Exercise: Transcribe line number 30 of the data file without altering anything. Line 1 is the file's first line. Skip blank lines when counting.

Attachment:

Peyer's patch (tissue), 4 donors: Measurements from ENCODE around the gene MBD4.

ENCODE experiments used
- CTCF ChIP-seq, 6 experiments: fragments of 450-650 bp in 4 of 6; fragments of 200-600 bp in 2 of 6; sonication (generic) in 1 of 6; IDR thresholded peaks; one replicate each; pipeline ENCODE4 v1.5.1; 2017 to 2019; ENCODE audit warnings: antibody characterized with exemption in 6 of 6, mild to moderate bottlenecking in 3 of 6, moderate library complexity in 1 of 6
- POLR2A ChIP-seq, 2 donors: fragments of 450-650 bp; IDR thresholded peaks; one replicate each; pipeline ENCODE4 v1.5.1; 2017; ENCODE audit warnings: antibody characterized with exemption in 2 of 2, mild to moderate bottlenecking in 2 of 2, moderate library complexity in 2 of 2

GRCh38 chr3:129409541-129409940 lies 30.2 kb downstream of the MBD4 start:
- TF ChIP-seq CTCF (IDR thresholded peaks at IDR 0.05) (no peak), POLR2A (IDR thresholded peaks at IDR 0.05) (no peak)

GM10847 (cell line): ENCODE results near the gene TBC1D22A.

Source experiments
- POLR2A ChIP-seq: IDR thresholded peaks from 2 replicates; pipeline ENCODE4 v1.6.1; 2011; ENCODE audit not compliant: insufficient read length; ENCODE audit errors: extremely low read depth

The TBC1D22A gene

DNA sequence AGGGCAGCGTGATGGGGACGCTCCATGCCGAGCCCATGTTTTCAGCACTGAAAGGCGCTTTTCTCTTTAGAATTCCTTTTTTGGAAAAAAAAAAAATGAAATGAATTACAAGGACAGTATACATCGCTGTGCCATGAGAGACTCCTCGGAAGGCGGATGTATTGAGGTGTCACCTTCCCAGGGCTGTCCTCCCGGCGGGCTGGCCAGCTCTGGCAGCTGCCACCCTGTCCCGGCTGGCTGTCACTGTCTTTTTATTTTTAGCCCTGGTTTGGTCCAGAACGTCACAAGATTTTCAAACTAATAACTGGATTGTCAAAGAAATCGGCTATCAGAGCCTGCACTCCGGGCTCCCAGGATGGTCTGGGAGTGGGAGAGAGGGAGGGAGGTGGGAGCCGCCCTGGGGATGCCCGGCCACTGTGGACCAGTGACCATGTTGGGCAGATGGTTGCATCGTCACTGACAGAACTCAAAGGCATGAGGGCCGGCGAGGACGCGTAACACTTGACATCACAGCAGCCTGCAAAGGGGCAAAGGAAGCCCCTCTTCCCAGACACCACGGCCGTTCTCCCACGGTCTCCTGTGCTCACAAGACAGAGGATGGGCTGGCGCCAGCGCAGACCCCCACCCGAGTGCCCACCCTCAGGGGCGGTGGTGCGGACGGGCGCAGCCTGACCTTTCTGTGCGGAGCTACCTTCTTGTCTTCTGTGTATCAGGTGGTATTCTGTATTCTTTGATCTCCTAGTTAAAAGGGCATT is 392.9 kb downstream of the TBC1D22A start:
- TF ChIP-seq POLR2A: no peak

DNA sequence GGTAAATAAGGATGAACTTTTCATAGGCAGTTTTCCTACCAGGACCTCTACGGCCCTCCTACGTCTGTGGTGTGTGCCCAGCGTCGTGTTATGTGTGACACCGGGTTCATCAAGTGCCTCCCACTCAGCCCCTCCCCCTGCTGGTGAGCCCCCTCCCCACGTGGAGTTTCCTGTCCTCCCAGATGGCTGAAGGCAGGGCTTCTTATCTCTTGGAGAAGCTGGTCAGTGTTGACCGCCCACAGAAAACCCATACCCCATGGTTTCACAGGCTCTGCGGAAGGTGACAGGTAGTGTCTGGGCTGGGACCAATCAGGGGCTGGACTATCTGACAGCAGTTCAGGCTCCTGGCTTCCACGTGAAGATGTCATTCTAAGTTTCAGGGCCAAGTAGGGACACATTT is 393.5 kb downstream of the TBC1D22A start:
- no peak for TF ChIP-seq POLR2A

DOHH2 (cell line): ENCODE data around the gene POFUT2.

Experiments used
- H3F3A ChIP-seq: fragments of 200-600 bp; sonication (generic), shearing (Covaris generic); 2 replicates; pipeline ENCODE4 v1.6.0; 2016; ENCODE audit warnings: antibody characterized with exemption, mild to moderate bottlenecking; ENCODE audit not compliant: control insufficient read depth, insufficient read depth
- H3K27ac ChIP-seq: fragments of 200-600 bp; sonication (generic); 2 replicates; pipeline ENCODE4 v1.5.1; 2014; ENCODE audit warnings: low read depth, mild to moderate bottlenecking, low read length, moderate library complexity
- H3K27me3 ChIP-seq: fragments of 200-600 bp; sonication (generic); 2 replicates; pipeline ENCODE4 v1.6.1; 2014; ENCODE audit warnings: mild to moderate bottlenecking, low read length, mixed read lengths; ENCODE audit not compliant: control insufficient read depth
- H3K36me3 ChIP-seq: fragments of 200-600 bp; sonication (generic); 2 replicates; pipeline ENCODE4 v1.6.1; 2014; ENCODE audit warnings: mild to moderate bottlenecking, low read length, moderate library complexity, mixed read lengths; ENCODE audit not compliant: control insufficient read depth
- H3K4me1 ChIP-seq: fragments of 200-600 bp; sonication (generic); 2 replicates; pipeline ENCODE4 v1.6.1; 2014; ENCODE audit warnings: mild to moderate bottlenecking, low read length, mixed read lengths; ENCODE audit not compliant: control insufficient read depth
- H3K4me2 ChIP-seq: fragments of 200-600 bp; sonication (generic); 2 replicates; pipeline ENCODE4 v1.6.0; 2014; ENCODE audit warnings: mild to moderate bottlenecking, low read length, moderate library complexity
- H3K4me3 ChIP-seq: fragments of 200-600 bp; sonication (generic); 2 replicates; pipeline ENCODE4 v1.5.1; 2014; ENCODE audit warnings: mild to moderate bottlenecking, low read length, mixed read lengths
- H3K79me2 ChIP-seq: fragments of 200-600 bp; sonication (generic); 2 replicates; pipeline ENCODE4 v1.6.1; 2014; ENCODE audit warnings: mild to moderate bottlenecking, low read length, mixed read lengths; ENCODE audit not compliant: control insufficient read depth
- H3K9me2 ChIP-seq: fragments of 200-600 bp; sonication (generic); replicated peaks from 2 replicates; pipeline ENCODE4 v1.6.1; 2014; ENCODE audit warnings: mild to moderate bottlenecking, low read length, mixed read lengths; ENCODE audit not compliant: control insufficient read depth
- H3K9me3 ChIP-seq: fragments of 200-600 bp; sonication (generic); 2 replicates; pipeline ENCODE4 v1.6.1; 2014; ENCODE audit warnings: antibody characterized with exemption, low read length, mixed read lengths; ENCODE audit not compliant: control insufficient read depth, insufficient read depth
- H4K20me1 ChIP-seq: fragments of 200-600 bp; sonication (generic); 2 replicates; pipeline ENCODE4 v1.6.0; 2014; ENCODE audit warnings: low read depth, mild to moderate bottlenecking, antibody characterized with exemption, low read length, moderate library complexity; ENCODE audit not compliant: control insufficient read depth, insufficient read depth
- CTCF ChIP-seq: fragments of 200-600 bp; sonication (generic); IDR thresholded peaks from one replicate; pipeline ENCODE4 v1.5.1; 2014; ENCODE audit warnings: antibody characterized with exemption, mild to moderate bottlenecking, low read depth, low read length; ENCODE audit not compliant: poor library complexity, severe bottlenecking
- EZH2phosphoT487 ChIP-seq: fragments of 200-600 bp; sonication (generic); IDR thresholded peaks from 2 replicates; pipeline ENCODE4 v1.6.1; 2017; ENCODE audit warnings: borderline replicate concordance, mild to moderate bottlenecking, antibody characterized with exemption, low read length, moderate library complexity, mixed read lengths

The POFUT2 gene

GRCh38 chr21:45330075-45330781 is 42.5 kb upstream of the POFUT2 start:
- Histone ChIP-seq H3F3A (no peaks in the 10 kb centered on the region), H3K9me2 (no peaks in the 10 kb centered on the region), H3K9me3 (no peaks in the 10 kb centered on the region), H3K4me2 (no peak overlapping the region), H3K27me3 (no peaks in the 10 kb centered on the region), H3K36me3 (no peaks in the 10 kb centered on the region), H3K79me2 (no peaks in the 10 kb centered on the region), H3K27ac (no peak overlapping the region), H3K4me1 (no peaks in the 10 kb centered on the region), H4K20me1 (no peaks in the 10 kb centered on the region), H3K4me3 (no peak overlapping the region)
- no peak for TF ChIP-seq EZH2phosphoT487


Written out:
The POFUT2 gene